• General Motors asked for remote employee input before changing its workplace.
  • Food services and facility management company Sodexo is relying on conversations with and feedback from its employees to create their new work options.

Every company can take a different approach, but it must, at its core, keep employees united and focused on corporate goals.

Using video to keep teams together

To create a functioning hybrid work model, you can take a few simple starting steps to integrate video in a way that helps everyone to work better together:

  • Hold fewer “in-person” meetings, especially if you have frequent meetings that drag on for a long time. Invite critical staff and record it so everyone can watch on their schedule.
  • Pre-record important pieces answering common questions or providing information that everyone needs for the transition.
  • Use a cloud-based system for employees to work together and share videos and other recordings. Allow staff to access these at home.

Video is one way to support a crucial element that supports a hybrid work model: communication with staff.

Communication is key

No matter what goals you decide to set, the most important thing to address when creating a hybrid work model is to keep your staff in the loop. Open communication is vital for creating trust whether workers are returning to the office or spending more time working from home. Technology should support collaboration among all employees, no matter where they work.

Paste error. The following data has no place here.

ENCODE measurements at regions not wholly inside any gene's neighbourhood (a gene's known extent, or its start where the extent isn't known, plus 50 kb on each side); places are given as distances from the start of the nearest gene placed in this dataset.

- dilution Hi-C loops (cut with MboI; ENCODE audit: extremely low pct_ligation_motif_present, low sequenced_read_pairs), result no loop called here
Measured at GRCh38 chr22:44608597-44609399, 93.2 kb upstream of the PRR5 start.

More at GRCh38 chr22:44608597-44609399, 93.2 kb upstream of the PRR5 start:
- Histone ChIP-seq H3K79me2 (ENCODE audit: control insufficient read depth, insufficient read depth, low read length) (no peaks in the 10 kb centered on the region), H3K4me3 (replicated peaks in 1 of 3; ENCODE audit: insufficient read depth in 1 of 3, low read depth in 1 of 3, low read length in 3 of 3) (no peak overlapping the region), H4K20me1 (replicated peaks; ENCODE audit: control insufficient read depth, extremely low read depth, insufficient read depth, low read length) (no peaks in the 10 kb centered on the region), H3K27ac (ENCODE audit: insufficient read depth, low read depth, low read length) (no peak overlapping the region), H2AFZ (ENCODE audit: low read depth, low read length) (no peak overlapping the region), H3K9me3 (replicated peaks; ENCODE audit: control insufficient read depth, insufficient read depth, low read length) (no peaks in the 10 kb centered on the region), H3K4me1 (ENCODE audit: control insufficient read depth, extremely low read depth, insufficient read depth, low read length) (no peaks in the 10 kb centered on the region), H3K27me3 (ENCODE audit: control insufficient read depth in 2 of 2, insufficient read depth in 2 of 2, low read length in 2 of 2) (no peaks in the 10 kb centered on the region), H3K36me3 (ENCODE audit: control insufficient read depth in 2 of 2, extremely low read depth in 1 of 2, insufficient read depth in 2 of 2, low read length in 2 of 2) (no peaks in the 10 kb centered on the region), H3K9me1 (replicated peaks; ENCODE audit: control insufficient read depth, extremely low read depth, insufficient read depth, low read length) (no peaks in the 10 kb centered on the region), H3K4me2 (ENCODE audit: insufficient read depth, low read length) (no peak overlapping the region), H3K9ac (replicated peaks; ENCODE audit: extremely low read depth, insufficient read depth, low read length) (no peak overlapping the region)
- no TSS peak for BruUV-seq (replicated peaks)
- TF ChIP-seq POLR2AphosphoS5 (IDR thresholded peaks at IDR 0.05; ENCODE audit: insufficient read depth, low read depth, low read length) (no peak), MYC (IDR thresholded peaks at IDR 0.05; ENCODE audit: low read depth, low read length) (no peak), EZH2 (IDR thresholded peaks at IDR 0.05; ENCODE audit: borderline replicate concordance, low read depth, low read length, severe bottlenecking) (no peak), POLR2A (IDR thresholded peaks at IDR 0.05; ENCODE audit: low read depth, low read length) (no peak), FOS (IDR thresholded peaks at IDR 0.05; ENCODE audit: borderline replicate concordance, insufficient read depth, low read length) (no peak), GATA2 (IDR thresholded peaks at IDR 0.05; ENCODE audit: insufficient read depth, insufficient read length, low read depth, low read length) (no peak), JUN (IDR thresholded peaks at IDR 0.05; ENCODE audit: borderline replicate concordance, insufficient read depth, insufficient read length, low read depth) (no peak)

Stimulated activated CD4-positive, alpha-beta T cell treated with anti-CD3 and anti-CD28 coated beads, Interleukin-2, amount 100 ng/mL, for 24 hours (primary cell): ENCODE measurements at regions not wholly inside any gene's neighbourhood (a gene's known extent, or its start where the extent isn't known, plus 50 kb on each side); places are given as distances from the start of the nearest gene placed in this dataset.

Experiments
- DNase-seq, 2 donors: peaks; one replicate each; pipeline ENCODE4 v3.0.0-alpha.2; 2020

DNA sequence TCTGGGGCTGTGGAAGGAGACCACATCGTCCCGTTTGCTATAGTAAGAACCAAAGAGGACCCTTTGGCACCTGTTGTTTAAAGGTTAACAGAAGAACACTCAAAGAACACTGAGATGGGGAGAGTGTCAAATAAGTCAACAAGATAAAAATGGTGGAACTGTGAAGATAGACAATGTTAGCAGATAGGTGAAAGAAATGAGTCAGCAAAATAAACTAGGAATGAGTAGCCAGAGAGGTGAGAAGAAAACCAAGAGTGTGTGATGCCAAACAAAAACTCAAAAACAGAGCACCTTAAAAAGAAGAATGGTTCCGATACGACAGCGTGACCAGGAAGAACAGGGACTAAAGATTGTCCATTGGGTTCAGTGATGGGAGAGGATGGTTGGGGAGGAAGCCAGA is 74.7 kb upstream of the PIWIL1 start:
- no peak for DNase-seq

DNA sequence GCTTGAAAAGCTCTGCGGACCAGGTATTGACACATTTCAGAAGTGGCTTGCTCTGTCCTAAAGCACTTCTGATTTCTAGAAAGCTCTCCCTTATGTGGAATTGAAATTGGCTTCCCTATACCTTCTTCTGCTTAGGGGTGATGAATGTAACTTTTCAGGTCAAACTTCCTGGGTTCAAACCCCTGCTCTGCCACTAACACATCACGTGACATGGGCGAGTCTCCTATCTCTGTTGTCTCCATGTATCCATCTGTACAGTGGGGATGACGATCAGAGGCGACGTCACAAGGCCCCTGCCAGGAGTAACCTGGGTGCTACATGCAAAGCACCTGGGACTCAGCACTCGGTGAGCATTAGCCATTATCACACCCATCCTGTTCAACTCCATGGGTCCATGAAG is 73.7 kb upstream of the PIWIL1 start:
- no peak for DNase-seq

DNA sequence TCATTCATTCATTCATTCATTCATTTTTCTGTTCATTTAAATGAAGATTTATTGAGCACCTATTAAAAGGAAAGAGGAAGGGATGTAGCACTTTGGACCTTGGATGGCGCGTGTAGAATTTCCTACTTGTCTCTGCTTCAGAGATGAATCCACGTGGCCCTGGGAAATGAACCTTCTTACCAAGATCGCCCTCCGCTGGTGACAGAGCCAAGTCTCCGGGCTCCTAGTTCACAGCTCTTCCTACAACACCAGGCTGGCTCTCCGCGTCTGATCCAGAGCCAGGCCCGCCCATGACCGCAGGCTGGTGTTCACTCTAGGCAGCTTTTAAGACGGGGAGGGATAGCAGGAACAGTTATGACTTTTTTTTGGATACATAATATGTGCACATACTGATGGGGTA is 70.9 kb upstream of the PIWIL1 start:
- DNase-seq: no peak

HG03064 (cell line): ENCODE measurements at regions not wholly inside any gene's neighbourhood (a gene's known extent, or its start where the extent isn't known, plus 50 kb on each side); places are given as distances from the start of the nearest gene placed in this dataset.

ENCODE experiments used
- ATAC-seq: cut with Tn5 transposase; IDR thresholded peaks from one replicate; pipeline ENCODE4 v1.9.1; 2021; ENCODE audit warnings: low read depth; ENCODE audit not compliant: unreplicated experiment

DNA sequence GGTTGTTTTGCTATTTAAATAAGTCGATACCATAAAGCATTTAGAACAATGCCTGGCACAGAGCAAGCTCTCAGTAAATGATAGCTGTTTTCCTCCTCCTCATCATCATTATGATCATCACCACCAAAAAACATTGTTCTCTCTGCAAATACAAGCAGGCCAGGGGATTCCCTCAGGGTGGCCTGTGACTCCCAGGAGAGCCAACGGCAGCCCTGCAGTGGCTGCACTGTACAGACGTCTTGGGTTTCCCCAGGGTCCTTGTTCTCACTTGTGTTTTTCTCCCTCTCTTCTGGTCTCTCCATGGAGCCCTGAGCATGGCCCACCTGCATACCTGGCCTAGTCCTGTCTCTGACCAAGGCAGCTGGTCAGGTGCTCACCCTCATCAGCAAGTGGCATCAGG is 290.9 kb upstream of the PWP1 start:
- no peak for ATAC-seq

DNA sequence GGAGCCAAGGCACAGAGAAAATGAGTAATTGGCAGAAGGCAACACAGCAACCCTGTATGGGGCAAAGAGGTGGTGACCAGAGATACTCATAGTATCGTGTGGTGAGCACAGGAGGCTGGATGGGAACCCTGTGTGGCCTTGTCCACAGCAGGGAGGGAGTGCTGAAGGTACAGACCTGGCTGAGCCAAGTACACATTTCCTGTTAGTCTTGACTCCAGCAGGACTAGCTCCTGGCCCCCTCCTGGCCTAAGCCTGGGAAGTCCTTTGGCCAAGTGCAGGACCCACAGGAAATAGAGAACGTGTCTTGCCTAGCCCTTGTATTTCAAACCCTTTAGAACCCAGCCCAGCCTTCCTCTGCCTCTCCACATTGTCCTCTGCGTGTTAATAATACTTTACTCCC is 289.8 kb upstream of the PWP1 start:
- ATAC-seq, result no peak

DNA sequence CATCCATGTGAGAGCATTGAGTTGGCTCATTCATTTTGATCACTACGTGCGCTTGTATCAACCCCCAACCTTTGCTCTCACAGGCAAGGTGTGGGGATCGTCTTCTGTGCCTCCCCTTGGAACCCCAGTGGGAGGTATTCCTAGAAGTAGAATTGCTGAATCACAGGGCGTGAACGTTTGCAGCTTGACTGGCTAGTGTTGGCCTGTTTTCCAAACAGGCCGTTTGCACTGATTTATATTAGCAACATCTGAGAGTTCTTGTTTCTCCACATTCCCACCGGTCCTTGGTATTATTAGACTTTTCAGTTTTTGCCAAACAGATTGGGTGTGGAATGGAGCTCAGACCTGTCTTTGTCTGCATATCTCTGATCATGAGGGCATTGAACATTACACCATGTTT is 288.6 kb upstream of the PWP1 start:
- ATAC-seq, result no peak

While the goal is, of course, to ensure a steady transition to this hybrid model, failing to address staff concerns can hurt productivity. While you do need to set work standards, you must also provide autonomy to empower workers.

After the pandemic, some employees may be hesitant to return to an office setting. It’s critical to understand the source of their hesitancy to help you properly design a better work model. Survey your employees beforehand.

Questions that address post-COVID19 work policies as well as hesitancy to return to the office include:

  • Do they have worries about the virus in the workplace?
  • Are they challenged by finding childcare if their children are still in remote schooling?
  • Are they caring for a high-risk family member?
  • Have they now rearranged their lives so that returning to the office is more costly or complicated?

Whatever policies you choose to create, you must continue to stay engaged with your employees. Employ communication tools that will empower the staff with options like communities, groups, feeds, announcements, and more. These keep everyone up-to-date with any evolving or changing policies.